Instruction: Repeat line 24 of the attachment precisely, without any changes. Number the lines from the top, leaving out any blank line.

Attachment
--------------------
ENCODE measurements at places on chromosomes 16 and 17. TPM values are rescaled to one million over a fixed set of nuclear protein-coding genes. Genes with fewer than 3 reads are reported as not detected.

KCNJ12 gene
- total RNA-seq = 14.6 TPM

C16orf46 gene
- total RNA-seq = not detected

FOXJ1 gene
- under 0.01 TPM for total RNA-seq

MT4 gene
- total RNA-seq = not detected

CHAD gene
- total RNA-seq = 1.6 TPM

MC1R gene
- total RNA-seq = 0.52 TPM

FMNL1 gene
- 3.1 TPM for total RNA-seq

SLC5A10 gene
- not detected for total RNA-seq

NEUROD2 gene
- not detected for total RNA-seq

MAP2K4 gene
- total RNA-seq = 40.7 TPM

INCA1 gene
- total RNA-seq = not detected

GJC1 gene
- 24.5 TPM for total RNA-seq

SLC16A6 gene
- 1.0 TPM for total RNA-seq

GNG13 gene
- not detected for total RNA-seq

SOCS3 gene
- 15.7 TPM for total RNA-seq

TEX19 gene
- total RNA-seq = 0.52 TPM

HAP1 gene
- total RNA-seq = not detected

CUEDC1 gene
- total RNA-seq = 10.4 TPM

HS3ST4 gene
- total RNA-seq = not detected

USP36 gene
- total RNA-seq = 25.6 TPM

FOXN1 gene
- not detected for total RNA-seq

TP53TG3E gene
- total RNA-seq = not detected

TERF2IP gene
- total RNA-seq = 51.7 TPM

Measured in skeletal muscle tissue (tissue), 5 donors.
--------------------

GJC1 gene